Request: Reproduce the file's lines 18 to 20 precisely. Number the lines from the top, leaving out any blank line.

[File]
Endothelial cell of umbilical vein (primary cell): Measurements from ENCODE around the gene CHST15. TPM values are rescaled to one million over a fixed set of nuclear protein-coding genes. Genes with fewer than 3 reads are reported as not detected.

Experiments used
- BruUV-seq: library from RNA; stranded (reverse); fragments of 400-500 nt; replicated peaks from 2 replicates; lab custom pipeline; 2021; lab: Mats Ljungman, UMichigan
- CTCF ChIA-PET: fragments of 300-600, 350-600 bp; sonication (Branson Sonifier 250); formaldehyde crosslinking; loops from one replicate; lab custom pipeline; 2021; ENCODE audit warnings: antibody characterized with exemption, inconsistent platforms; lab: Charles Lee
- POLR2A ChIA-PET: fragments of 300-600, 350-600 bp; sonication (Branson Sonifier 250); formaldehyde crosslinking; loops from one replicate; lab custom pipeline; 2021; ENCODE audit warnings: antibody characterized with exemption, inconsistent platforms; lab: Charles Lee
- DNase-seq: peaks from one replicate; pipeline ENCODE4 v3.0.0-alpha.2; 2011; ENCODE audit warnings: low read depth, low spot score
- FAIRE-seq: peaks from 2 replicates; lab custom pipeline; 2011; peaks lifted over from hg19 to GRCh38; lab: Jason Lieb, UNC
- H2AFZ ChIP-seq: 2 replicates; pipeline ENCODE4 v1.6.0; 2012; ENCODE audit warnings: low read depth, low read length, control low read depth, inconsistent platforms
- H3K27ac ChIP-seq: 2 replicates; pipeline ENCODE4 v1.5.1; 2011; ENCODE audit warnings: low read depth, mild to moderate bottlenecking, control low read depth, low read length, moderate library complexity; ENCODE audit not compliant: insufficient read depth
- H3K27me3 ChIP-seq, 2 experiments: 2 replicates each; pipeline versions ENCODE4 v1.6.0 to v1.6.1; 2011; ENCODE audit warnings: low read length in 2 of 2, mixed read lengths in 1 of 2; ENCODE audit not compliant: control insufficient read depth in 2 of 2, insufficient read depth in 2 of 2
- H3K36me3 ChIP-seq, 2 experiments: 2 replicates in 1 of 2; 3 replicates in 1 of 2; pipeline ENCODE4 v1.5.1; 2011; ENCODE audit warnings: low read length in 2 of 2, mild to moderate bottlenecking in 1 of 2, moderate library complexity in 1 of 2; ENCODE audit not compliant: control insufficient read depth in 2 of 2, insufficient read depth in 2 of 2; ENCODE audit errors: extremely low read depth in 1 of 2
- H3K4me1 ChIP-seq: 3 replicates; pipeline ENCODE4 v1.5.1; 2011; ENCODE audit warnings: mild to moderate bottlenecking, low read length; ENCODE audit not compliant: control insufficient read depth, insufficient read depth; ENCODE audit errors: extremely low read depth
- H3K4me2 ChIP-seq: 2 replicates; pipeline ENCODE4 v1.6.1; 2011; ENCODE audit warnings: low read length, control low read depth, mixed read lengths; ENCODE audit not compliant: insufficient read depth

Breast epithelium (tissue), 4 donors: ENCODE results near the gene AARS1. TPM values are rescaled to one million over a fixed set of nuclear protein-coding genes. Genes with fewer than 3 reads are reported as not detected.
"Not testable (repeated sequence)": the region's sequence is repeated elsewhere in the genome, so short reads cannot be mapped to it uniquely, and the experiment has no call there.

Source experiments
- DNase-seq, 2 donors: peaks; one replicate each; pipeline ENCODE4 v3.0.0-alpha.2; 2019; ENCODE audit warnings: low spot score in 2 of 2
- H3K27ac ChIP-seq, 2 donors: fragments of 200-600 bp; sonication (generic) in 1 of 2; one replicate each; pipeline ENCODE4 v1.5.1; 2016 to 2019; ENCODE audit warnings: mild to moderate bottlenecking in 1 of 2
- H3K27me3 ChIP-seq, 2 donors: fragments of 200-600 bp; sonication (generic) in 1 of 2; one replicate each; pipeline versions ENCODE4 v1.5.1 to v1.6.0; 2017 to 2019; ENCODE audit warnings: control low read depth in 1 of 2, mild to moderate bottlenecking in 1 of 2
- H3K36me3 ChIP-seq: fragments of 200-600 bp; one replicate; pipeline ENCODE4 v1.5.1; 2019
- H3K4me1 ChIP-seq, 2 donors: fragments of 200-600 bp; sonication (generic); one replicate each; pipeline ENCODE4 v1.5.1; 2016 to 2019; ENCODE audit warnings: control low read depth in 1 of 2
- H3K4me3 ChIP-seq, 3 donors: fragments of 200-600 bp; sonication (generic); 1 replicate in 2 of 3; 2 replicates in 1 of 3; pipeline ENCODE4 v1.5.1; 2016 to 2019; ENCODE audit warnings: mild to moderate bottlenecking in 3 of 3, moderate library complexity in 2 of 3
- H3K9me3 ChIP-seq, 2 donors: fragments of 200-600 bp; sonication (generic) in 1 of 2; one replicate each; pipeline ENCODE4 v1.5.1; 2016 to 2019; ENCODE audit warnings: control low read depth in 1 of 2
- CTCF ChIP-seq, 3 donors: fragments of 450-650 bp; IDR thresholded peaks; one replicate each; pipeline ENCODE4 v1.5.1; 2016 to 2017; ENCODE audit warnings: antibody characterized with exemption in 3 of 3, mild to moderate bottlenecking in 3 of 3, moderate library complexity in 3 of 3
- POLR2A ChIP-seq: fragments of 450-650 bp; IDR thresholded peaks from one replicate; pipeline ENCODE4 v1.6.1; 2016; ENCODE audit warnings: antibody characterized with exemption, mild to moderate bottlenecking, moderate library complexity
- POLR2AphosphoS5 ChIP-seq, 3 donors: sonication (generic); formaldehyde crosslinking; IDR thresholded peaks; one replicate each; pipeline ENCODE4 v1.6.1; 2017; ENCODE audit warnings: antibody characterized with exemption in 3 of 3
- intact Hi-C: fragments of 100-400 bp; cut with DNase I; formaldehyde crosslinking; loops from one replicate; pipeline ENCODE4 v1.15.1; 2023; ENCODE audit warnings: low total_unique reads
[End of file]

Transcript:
- H3K27ac ChIP-seq, 2 donors: fragments of 200-600 bp; sonication (generic) in 1 of 2; one replicate each; pipeline ENCODE4 v1.5.1; 2016 to 2019; ENCODE audit warnings: mild to moderate bottlenecking in 1 of 2
- H3K27me3 ChIP-seq, 2 donors: fragments of 200-600 bp; sonication (generic) in 1 of 2; one replicate each; pipeline versions ENCODE4 v1.5.1 to v1.6.0; 2017 to 2019; ENCODE audit warnings: control low read depth in 1 of 2, mild to moderate bottlenecking in 1 of 2
- H3K36me3 ChIP-seq: fragments of 200-600 bp; one replicate; pipeline ENCODE4 v1.5.1; 2019